An upswing in travel, tourism, wholesale and retail sectors helped send Dubai’s non-oil business to an eight-month high in April as activity levels gained further momentum.
“A surge in sales momentum in the travel and tourism and wholesale and retail sectors helped send the Dubai PMI to an eight-month high, signalling a robust improvement in the health of the non-oil economy,” said David Owen, senior economist at S&P Global Market Intelligence.
In the first quarter of 2023, Dubai welcomed 4.67 million international overnight visitors compared to 3.97 million tourists during the same period in 2022. According to Dubai’s Department of Economy and Tourism (DET), the numbers mark the city’s best quarter-one performance since the pandemic. Dubai recorded 14.36 million international visitors in 2022, closer to the 16.73 million tourists in 2019, according to DET statistics. Dubai Airports forecasts the number of passengers that will pass through Dubai International Airport by the end of this year will reach 78 million, up from 66.1 million last year.
Dubai’s hospitability sector has rebounded strongly. Hotel occupancy rates in January and February rose to 84.4 per cent, up from the 78 per cent recorded in the first two months of 2022 and 84 per cent in 2019.
Emirates NBD said in a recent report that the strong start for the year shows promising signs that Dubai’s tourism, an important pillar of the emirate’s economy, may surpass the record number of visitors of 16.7 million in 2019.
The report said new clients, lower prices, and increased market activity served to drive sales volumes higher, according to anecdotal evidence. Of the three monitored sectors, the improvement in sales growth was chiefly led by travel and tourism and wholesale and retail, where upturns reached the sharpest recorded for eight and six months, respectively.
New orders continued to rise at the second-quickest rate in nearly four years amid a sharpest drop in selling prices since October 2019 as inventories rose markedly, the latest purchasing manager index survey shows. The headline S&P Global Dubai PMI rose again in April, up to an eight-month high of 56.4 from 55.5 in March. The index signalled a robust improvement in business conditions across the non-oil economy and one that was sharper than the series trend.
Owen said the overall upturn meant that business conditions grew at one of the fastest rates since mid-2019, as new business intakes increased to a much sharper degree than in March, and activity levels rose more quickly.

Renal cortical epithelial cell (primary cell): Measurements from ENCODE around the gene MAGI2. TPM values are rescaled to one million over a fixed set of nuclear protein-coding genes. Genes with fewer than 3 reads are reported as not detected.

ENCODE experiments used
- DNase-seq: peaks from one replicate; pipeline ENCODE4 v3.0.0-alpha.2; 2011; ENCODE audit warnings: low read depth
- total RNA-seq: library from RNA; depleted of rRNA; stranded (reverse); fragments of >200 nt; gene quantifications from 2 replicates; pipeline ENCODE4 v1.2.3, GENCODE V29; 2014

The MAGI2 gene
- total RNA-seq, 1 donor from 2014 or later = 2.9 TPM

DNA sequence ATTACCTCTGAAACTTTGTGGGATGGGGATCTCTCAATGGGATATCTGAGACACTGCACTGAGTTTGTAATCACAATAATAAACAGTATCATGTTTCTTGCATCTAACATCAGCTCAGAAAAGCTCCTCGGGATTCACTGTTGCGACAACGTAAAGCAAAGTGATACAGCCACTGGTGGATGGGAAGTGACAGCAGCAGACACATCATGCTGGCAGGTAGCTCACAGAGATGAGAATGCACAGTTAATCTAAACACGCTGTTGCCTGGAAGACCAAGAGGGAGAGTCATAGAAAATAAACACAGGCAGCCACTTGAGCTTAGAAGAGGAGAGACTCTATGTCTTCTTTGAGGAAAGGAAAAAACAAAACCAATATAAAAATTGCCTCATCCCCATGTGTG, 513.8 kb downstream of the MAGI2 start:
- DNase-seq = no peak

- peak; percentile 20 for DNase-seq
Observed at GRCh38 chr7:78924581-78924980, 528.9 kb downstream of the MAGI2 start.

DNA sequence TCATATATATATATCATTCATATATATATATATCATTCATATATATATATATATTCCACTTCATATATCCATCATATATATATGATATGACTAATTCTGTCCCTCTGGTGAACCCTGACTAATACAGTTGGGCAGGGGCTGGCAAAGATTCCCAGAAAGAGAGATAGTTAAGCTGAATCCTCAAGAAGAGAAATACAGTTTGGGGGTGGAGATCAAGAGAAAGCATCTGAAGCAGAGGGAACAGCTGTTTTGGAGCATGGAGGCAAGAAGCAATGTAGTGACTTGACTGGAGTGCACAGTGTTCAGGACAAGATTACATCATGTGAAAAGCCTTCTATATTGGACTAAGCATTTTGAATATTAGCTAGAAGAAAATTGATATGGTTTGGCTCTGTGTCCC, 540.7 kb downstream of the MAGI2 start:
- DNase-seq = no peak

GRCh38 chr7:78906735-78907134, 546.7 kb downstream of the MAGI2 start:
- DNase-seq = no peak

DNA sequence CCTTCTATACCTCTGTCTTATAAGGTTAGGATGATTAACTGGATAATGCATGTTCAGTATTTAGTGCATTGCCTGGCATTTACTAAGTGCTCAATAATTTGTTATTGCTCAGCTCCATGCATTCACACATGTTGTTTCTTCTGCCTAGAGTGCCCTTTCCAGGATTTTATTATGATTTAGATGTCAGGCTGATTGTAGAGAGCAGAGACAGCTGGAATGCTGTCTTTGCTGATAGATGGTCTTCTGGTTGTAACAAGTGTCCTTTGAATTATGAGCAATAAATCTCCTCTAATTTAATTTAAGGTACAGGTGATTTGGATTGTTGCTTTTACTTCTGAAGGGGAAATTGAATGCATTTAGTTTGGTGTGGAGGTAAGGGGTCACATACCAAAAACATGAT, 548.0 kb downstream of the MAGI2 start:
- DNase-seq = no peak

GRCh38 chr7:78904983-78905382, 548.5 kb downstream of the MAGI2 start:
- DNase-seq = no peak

“Also supporting growth were sustained efforts by firms to build inventories in the light of a promising demand outlook, as well as recruiting staff to support higher workloads. Firms have been helped by a subdued cost environment, although survey data suggests that savings are being directly passed to customers in the form of lower charges — in fact, prices charged fell at the quickest rate in three-and-a-half years in April. While this supported sales pipelines for businesses facing a competitive market environment, it comes at the risk of further suppressing margins,” said Owen.
The PMI report noted that momentum in the construction industry waned as new work rose only modestly and to the least extent since last November. “The build-up of sales growth contributed to a slightly stronger increase in non-oil activity at the start of the second quarter. Quickening for the fourth successive month, the rate of expansion was the fastest since September 2022 and well above the survey trend. There were also signs of a sustained improvement in supply chains,” said the report.
Companies also sought to add workers in April in line with higher output requirements. The rate of job creation slowed from March’s over-five-year high but was still elevated. At the same time, firms enjoyed a more settled cost environment, as average prices paid for inputs were broadly unchanged from the previous survey period. A slight rise in costs in the construction sector was mostly offset by reductions in wholesale & retail and travel & tourism.